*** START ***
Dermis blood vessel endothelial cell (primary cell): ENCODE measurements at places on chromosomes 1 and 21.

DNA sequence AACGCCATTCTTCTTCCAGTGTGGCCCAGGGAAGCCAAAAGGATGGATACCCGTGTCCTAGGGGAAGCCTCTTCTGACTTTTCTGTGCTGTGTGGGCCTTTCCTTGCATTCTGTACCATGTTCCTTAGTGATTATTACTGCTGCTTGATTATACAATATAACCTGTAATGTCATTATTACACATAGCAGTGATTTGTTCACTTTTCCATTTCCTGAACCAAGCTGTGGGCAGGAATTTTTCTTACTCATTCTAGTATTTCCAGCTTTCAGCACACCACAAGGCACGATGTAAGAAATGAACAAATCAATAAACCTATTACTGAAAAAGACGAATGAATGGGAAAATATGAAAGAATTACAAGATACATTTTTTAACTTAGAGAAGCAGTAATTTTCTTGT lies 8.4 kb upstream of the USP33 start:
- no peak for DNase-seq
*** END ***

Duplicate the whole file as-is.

Dermis blood vessel endothelial cell (primary cell): ENCODE measurements at places on chromosomes 1 and 21.

DNA sequence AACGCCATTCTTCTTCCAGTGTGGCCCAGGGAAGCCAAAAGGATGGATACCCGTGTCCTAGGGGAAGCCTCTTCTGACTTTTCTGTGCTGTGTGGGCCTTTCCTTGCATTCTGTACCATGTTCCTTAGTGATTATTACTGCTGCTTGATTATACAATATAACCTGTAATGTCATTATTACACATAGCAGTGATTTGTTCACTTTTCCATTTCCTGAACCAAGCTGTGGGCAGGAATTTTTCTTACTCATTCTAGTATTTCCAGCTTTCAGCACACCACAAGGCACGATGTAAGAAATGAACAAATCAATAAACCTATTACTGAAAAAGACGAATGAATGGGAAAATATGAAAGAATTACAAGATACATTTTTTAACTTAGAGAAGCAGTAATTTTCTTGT lies 8.4 kb upstream of the USP33 start:
- no peak for DNase-seq